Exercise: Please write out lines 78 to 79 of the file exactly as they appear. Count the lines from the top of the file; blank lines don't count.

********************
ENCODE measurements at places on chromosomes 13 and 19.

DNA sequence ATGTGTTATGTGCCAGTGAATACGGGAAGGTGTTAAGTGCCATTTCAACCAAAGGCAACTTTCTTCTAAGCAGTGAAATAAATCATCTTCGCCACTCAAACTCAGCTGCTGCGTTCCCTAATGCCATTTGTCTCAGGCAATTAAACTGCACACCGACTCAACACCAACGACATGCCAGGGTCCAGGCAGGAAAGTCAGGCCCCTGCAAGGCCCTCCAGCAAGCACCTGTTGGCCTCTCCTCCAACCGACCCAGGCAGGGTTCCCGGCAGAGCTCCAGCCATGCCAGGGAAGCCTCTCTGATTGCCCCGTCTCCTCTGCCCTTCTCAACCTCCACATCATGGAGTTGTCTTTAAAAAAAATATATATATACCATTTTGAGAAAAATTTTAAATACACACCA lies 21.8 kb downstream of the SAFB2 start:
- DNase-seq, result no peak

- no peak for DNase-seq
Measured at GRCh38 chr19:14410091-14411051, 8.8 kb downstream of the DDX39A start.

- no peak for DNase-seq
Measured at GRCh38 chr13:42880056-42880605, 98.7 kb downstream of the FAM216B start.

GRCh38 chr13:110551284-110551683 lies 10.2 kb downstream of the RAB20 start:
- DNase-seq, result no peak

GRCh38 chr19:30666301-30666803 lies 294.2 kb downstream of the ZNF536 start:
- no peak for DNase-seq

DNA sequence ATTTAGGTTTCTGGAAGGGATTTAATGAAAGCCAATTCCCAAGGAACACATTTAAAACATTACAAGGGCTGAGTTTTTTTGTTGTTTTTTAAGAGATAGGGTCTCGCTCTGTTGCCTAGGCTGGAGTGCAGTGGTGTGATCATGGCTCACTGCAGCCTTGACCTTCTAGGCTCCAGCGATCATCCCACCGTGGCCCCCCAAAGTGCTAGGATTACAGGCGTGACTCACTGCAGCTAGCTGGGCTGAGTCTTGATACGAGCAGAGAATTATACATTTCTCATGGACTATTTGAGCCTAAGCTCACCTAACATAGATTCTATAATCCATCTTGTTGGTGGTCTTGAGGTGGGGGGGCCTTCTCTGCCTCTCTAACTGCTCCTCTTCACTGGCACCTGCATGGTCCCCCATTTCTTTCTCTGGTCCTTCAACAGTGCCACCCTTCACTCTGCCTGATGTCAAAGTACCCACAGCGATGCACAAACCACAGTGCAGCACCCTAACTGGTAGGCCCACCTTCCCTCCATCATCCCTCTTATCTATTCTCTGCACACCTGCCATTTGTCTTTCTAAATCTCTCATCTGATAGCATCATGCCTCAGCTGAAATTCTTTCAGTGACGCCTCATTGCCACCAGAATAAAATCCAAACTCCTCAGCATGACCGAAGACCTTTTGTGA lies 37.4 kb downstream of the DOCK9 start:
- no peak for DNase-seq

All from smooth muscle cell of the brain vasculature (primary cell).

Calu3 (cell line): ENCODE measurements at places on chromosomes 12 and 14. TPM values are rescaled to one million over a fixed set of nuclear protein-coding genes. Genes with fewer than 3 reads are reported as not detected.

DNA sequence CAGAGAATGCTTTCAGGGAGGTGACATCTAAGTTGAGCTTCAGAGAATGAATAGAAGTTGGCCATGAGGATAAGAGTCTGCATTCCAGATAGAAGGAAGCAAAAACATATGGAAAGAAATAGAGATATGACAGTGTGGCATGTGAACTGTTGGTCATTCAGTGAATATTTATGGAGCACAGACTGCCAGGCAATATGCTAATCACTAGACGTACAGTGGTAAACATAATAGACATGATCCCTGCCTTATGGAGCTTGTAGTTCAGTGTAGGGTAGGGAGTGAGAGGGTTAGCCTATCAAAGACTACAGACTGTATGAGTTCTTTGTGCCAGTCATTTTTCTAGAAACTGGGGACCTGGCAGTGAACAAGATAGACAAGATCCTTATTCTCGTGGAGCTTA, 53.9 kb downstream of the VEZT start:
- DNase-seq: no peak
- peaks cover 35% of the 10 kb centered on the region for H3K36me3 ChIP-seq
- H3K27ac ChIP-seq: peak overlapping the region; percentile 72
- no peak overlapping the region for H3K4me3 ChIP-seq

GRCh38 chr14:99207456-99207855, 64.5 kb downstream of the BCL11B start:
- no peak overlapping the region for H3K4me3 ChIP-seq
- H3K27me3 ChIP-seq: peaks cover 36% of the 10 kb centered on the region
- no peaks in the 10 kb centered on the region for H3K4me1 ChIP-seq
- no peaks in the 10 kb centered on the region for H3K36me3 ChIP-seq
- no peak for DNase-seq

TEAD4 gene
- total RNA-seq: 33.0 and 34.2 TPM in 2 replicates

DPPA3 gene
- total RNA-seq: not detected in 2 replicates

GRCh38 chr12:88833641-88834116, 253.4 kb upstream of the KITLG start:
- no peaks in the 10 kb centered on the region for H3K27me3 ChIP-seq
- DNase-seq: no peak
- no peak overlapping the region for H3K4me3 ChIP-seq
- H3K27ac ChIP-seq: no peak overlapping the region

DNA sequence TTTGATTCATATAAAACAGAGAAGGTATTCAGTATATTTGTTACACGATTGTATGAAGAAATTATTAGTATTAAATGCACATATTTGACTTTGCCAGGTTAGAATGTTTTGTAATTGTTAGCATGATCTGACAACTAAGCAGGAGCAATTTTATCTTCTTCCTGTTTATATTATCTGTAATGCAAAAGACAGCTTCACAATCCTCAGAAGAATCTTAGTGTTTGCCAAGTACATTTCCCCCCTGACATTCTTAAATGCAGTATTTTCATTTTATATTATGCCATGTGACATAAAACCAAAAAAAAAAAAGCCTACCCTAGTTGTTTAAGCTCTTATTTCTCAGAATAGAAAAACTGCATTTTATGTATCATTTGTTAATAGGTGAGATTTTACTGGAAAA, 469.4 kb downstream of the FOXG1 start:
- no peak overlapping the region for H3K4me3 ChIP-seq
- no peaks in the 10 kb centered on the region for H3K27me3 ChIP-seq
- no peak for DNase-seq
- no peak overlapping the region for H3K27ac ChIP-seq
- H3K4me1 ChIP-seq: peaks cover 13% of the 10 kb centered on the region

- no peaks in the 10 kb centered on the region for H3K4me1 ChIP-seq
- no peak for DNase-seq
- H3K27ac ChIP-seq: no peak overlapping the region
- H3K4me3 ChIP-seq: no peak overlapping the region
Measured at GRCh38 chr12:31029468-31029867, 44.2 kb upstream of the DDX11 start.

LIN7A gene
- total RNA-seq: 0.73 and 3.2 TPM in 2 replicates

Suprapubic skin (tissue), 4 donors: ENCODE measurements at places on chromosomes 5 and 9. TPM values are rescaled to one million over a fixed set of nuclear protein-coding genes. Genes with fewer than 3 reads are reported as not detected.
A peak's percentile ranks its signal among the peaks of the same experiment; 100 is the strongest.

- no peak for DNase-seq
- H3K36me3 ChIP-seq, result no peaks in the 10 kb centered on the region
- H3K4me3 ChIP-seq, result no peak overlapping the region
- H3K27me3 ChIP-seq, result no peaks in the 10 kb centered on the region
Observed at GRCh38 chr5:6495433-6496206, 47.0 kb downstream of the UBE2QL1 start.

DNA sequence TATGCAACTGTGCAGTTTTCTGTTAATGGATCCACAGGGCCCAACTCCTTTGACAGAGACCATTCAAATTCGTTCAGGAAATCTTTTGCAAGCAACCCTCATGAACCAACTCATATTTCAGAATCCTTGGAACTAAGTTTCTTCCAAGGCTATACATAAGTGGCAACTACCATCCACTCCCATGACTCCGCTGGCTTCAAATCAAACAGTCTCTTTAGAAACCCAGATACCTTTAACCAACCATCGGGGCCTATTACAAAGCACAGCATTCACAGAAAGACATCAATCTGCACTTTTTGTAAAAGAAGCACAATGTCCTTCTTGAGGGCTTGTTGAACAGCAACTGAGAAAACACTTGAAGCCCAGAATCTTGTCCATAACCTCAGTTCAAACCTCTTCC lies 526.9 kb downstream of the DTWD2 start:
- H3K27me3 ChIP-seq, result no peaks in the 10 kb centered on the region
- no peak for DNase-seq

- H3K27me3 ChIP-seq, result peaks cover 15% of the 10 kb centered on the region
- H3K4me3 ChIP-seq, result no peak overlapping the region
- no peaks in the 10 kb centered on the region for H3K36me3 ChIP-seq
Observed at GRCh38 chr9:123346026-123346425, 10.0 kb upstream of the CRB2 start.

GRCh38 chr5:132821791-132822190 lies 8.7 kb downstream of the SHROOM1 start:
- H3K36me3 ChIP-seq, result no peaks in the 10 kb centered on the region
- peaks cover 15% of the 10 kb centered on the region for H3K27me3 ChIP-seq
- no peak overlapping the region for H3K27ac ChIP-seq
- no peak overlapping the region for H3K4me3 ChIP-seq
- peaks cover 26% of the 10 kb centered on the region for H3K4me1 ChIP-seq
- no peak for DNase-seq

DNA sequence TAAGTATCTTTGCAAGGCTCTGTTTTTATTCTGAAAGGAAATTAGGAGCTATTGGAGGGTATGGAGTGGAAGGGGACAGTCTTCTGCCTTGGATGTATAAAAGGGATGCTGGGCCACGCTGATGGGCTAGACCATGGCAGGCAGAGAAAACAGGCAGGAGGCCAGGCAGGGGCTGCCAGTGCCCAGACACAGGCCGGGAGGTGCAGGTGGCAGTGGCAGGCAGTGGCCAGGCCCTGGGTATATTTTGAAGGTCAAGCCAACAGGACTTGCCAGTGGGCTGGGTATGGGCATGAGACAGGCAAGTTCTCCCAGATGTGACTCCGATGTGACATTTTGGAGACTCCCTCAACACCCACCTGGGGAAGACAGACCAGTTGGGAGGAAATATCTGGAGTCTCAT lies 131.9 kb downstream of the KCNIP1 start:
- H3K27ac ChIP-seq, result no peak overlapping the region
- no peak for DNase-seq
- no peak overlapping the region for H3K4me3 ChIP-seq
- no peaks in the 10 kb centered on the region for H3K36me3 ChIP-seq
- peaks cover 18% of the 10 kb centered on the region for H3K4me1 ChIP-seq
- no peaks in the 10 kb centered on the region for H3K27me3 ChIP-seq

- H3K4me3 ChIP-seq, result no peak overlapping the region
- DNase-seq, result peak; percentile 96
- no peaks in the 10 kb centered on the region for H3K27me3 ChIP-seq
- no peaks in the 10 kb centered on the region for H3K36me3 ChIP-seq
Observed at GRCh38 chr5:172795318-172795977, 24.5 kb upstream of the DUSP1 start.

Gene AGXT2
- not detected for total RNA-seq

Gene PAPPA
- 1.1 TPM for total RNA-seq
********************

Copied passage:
- DNase-seq, result peak; percentile 96
- no peaks in the 10 kb centered on the region for H3K27me3 ChIP-seq